Although Hild decides against purchasing a slave for her sister, she ends up with one of her own after witnessing a disturbing scene at a slave auction. Hild first responds to the slave with compassion when she notices a physical resemblance between her sister and the slave, and recoils at the thought of her sister being captured and sold into slavery by a victorious enemy king. Later, Hild comes to recognize that a deeper parallel between the respective situations of her sister and the slave had caused her to imagine a resemblance between the two: "Hereswith was this wealh woman's age, being sold by Edwin—in a finer marketplace, it was true, but still, sold like a sucking pig" (p. 145). In other words, Hild finds herself objecting to the role of the "peaceweaver" in Anglo-Saxon politics—the woman sent off to marry a foe and secure an alliance—and begins to see the inhumanity of both slavery and the place of "free" women in Anglo-Saxon society. But Hild buys and keeps that slave anyway, out of loneliness: if Hild is progressive for her time, she is also human. Fortunately, the relationship that develops between Hild and her slave is one of the novel's most interesting explorations of the interpersonal interactions among Anglo-Saxon women, about which we naturally have very little historical evidence.

Even if Griffith's depiction of life for Anglo-Saxon women diverges in some ways from what their lives were really like, for the most part the experiences and subjectivities that she imagines fall within the bounds of possibility. I see no reason, then, to nitpick this or that historical detail, but I will say a little about the novel's language. Griffith demonstrates a preference for the solid Anglo-Saxon register of modern English: words like "wold" tend to crowd out over French imports like "forest," which came to replace them after the Norman invasion. In combination with the novel's healthy seasoning of genuine Anglo-Saxon vocabulary, this language policy does much to contribute to the reader's immersion in pre-Conquest England, but I have to point out that occasionally Griffith employs vocabulary that sounds more authentic than it really is. For instance, words like "flux" and "ague" sound like historical terms for diseases, but, as far as I can tell, their use in English postdates the Anglo-Saxon period. Similarly, French legal terms like "pannage" did become common in late medieval England, but would have been alien to an Anglo-Saxon; one character even uses the word "lackadaisical," which Laurence Sterne invented in the late eighteenth century.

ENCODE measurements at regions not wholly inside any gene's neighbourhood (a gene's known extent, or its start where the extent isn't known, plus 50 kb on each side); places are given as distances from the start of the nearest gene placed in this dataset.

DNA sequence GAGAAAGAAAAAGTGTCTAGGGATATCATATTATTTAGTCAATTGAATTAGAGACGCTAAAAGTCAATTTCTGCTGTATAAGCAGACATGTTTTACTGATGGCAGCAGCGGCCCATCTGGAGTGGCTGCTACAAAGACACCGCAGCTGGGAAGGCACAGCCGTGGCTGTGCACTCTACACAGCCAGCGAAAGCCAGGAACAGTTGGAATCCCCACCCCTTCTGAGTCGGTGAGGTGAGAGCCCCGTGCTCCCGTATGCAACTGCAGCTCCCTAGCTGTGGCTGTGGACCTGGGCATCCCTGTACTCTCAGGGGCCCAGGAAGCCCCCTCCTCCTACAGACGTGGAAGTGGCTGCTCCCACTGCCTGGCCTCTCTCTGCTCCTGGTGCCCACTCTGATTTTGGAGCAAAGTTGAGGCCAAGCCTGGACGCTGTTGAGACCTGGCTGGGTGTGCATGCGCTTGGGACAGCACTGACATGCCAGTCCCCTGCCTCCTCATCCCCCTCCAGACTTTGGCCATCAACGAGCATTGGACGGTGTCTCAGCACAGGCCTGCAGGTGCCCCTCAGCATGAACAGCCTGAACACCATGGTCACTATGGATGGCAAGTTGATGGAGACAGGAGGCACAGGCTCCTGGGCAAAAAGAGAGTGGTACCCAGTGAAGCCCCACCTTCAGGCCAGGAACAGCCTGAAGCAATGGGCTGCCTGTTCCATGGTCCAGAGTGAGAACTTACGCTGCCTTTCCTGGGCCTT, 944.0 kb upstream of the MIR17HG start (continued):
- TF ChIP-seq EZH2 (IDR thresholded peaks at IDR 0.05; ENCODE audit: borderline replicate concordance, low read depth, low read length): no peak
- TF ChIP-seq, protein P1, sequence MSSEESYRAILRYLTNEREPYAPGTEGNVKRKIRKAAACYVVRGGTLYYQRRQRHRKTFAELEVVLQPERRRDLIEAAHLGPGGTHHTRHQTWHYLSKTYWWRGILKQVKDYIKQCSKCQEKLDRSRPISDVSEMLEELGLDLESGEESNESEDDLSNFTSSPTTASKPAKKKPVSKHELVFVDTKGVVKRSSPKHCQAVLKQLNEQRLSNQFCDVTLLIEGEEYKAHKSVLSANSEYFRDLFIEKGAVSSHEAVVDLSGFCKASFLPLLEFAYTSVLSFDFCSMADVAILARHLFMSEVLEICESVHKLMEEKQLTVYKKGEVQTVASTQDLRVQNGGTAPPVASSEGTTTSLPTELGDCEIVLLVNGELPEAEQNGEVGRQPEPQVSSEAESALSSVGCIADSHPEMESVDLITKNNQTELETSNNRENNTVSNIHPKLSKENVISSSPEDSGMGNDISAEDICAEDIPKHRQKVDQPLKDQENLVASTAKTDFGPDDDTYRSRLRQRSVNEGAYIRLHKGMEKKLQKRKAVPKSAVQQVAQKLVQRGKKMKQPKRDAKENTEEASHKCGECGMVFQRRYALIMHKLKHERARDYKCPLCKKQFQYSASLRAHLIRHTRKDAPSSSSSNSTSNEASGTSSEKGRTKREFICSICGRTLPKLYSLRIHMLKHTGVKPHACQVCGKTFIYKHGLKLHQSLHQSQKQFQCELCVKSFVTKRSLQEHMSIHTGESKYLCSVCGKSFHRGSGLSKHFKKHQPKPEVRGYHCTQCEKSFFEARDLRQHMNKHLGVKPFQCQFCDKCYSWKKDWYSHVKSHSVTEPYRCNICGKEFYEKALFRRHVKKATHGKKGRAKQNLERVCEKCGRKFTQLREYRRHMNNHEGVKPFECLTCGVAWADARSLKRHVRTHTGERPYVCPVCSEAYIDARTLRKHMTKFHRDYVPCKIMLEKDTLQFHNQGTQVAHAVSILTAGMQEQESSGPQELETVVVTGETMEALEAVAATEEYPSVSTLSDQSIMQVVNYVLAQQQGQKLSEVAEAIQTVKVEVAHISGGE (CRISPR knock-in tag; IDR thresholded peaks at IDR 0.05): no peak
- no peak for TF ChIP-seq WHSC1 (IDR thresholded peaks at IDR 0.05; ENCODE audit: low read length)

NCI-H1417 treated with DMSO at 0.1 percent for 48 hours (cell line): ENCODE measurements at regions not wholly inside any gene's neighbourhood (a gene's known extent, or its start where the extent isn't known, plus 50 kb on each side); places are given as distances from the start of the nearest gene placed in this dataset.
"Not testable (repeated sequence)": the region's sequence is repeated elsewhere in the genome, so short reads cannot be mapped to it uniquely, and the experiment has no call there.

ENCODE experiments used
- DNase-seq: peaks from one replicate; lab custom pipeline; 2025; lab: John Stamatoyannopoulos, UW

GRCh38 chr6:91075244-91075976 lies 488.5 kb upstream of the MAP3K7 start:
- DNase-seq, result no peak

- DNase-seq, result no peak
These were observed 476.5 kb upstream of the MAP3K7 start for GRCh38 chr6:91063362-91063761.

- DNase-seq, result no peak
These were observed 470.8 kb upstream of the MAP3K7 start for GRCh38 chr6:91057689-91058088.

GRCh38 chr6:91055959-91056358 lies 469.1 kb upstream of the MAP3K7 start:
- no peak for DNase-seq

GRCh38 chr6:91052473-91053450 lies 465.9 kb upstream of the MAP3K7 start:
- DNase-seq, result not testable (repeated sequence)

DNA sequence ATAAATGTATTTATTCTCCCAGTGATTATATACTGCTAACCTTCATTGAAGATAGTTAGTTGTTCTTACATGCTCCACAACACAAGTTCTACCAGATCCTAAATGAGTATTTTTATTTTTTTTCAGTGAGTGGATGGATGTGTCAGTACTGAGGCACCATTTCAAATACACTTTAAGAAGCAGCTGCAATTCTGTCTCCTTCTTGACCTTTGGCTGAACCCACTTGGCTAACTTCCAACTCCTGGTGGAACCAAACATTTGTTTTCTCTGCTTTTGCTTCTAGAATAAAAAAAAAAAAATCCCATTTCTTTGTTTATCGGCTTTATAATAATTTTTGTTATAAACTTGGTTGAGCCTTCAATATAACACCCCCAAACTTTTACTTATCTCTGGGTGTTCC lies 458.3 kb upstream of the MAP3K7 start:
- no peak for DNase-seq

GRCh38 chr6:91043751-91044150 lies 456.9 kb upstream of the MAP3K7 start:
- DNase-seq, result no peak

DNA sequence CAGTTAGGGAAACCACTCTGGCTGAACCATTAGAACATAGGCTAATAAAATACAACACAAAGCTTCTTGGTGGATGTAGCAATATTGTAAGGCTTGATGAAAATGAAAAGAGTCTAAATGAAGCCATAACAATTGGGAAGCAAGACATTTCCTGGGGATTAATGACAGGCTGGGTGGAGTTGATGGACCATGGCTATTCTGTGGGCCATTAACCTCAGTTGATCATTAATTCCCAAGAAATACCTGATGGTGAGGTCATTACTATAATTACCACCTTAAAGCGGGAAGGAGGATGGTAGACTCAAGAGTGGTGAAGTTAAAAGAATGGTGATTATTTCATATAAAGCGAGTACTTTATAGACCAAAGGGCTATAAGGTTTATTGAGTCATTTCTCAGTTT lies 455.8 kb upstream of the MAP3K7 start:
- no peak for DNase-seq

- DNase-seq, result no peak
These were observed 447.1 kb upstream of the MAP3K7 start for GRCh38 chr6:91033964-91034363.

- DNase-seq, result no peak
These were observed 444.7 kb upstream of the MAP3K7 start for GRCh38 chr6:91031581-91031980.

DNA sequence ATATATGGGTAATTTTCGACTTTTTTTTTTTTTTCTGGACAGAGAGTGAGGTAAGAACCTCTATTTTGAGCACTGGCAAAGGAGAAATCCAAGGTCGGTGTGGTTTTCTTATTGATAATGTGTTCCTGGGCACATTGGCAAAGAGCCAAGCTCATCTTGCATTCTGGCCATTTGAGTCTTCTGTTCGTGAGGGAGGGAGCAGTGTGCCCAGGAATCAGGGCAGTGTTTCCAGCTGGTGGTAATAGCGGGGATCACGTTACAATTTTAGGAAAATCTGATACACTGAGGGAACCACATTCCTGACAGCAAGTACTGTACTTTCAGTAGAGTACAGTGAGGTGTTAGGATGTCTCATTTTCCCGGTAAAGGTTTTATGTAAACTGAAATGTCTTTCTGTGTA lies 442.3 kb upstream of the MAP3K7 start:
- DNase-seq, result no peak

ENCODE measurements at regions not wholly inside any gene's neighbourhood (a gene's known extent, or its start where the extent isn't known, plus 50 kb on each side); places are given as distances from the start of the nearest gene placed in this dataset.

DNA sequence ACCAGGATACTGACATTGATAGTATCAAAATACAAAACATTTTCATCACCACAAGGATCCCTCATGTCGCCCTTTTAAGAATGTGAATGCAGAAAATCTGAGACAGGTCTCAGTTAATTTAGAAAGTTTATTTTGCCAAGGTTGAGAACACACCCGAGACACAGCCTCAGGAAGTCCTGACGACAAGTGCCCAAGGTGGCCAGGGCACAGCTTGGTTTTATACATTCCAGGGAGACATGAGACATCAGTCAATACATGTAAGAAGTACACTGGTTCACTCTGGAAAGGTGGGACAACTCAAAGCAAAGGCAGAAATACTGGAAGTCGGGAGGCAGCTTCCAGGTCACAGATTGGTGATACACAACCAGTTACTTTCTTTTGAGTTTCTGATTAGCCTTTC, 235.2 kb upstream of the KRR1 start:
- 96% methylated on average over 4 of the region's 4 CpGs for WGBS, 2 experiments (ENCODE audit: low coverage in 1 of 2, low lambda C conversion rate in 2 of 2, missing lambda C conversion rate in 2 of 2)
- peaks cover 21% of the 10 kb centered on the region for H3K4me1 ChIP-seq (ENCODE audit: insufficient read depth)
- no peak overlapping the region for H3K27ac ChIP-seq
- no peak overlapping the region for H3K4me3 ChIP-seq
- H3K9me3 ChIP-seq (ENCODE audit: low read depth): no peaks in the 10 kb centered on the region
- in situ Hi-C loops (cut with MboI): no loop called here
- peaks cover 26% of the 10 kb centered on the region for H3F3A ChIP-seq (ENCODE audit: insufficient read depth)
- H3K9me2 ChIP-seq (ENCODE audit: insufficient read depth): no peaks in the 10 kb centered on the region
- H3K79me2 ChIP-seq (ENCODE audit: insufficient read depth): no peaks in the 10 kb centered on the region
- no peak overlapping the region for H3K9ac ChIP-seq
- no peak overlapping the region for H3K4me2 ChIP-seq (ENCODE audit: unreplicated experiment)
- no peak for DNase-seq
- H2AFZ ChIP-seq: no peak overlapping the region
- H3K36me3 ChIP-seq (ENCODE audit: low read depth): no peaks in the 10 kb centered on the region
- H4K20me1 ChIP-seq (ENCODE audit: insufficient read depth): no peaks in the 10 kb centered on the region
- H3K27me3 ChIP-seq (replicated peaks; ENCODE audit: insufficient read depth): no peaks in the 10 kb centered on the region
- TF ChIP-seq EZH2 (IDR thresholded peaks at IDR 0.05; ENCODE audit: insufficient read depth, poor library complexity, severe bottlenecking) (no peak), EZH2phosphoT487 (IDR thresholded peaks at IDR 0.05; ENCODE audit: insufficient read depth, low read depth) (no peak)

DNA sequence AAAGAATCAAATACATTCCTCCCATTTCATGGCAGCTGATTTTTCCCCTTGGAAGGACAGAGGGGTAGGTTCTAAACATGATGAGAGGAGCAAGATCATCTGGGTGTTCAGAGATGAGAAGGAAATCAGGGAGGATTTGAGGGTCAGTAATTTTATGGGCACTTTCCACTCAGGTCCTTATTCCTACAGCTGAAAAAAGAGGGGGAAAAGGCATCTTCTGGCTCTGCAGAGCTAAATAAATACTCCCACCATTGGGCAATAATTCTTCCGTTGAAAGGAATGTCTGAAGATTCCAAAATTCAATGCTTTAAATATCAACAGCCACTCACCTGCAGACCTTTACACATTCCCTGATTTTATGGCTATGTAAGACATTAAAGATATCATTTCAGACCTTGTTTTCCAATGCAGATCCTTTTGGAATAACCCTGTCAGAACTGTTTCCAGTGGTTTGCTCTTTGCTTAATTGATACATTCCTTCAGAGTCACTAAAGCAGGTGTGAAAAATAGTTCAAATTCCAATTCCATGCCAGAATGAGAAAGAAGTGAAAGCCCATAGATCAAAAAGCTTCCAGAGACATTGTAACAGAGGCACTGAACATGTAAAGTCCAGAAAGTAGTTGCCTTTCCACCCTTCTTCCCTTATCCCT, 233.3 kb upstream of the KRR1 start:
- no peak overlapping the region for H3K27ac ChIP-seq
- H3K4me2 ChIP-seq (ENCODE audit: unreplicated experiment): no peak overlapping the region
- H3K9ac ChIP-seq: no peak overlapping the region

More noteworthy is Griffith's repeated use of the word "wight," a very common Old English word meaning "human being" or "living creature." Even in the later Middle Ages, the word typically referred to a supernatural entity only with a qualifying adjective, as in "an evil wight." In Griffith's usage, the word instead seems to refer unequivocally to some kind of Tolkienesque wraith, a chilling barrow wight: "They will breathe on your face as you sleep and you will be trapped in a cold dream forever and ever and ever" (p. 14). In short, Griffith's wights owe more to Tolkien and his legacy in contemporary fantasy than they do to Anglo-Saxon concepts of supernatural beings, just as two words that Tolkien adapted from generic Old English terms for giants and monsters, "ent" and "orc," have come to represent very specific types of creatures in genre fantasy. In a novel like Hild, however—a product of its own time and place of composition—I don't know that we should even consider this modern influence a flaw. Historical novels inevitably incorporate many layers and many other reconstructions of the era that they strive to recreate, and that the wights of the great medievalist J. R. R. Tolkien should haunt later novels set in Anglo-Saxon England seems perfectly fitting.